“Were we always storytellers?”
A RESOUNDING YES!
Charles Dickens by Frith | © Public Domain/WikiCommons
🎺 Ta-ta-ra! And my favorite storyteller of all time, perhaps considered the most notable G.O.A.T ever heard, is the one and only Vin Scully. Then there was “A Tale of Two Cities”, written by Charles Dickens, and serialized in the eighteen hundreds. “It was the best of times, it was the worst of times…”
It was considered to be, along with his “A Christmas Carol”, to be two of the greatest novels ever. Or as we say today, he was the “G.O.A.T.”, a sports analogy originally spoken by Muhammad Ali, as explained to me by the one and only Howard Cosell. You may notice as I go along, da harv can’t avoid, from time to time, being a name dropper.
In those days, it was known as “the thrill of victory, and the agony of defeat”, originally written by Stanley Ralph Ross. This was the lead-in to ABC’s Wide World of Sports, and the intro to the original Monday Night Football. “ABC’s weekend extravaganzas [are] about everything that can be called a sports event.” It aired from April 1961 to January 1998.
Storytelling. It isn’t new folks. And although there are many out there in dreamland claiming to be in their very new world of discovery, I find myself having to place them in my own personal gradient group known as the professionally uninformed.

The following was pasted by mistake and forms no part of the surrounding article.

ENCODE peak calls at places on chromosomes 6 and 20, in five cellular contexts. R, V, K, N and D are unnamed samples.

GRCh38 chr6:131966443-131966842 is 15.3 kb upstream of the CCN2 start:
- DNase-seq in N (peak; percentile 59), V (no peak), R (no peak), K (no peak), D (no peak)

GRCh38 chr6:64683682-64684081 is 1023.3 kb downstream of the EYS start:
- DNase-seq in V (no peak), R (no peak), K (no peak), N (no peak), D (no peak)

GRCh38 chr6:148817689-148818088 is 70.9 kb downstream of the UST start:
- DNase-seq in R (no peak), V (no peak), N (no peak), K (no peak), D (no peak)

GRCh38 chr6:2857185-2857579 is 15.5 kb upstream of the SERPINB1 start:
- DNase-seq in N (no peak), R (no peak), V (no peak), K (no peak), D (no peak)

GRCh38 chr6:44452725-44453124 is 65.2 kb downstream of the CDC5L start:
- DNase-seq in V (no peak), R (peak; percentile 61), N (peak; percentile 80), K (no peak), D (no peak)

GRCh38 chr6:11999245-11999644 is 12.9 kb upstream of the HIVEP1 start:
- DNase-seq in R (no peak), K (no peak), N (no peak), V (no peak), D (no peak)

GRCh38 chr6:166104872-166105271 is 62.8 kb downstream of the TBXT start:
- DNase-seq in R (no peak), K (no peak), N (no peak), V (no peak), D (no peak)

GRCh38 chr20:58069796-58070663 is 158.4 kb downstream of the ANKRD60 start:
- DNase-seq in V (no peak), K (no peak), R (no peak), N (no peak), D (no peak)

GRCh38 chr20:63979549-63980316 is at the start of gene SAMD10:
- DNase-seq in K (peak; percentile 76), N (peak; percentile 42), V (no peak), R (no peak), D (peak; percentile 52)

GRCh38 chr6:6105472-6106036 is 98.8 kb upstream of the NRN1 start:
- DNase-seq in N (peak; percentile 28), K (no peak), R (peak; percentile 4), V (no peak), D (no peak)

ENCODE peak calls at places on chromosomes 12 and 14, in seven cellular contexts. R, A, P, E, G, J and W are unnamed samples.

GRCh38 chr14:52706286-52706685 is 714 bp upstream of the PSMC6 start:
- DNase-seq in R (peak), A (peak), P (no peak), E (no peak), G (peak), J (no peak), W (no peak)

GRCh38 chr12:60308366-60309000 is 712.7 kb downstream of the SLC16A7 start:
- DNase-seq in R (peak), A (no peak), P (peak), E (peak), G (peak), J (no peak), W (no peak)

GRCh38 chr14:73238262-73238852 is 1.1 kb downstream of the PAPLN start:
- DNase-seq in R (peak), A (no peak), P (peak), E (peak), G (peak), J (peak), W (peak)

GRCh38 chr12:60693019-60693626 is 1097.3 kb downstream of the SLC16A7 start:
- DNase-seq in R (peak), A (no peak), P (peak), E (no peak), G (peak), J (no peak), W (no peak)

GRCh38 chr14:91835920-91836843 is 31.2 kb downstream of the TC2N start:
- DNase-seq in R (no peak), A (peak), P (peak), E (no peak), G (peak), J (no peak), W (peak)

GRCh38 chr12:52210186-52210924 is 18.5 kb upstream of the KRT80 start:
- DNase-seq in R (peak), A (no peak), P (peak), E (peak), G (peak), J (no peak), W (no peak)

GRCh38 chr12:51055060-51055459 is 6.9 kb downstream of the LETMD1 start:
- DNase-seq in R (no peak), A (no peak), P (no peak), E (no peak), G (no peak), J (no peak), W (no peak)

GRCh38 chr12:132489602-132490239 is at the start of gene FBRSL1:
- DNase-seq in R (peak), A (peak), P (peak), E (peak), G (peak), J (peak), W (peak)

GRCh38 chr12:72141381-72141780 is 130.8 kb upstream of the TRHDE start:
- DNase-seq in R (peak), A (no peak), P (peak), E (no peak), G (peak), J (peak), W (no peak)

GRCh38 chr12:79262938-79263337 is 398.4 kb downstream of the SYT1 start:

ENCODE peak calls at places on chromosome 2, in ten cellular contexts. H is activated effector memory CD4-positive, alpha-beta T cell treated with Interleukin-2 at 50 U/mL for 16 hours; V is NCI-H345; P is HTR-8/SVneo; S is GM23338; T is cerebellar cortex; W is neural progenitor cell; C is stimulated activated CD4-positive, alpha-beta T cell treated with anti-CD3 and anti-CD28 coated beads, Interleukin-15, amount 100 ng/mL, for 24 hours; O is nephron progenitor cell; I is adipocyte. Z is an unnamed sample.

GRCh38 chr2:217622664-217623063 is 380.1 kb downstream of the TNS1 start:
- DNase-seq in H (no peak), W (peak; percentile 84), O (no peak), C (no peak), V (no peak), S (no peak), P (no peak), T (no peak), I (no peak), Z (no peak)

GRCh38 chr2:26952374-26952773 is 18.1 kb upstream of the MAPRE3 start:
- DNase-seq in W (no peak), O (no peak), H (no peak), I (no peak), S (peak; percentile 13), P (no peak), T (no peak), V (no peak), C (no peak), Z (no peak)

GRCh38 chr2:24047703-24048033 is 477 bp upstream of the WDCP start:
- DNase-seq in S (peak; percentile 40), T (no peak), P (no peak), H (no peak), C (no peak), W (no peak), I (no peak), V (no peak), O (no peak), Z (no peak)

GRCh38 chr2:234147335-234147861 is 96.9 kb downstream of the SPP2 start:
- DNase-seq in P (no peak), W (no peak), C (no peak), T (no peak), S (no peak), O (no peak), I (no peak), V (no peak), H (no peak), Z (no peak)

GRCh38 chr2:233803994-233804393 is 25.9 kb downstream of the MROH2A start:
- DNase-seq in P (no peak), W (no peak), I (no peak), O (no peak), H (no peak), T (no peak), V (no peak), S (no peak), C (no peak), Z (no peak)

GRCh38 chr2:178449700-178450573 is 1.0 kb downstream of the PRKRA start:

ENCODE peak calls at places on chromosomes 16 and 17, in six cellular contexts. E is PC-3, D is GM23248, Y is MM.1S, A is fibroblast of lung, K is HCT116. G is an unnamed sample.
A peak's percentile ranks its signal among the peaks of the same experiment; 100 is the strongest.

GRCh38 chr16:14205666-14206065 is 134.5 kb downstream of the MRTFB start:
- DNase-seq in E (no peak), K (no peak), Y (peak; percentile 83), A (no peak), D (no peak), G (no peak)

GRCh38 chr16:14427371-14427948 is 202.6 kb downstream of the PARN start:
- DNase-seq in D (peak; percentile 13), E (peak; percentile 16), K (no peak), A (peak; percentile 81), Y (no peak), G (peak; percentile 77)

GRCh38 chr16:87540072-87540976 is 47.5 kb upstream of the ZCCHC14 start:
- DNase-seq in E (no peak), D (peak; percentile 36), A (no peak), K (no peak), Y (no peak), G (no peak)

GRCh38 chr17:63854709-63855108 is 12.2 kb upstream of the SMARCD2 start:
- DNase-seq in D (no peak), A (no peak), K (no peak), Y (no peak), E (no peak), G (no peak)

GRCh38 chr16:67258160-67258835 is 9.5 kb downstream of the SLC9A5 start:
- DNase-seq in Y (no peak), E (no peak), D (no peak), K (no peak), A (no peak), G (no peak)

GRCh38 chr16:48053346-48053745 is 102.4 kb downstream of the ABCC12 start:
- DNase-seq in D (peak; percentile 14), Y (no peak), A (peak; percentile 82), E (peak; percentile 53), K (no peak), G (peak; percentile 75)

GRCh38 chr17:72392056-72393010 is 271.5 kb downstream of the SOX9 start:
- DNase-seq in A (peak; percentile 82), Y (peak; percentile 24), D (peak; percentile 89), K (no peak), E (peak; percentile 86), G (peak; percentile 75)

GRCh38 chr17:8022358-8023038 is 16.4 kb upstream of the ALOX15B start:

Oftentimes as your road in life appears too steep to climb, we tell ourselves, or anyone within the sound of our voice: “This grade is too steep to ascend”. Then what occurs becomes a sanctity for the less-than-average culprit whose goal in life’s direction is their downward descent. Thereby becoming a prime listener to any kind of story you choose to convey.
It has been proven, no matter how untrue the story you happen to be telling is a very modest falsehood, you’ll be certain to find an audience who will become vacant-headed followers.
Friends, what’s the point of all this?
Memories: from every corner of everyone’s mind
Some used often every day
Some pushed away
Some people store them gleefully
Especially when they choose to recall
Little or big things
“A night at the opera”
A child’s first trip
Grown up now, she remembers the mall
Many guys smile about their first car
Or standing before a preacher
Reliving a trip down the aisle
From two and a half until now
Relishing, perhaps applauding
From way back when
The glories life gives us
All remaining to use now
Of the past
Methods we expound
Tell about morning, afternoon, and evening
Praying for success, joy, and contentment
Within everything we’ve found
What the days
Discoveries of sight and sound
All the benefits of nature
Yours to keep and recall
From earth’s first beginnings
All and everything
Trusted senses will prevail
You’ve become a storyteller now
Tell all you wish to tell
From the shallowest depths
Unleash and harvest nature’s gale
Bringing back from the past
All is new again
Yours to recall
Becoming a storyteller when.
By Harvey Kalmenson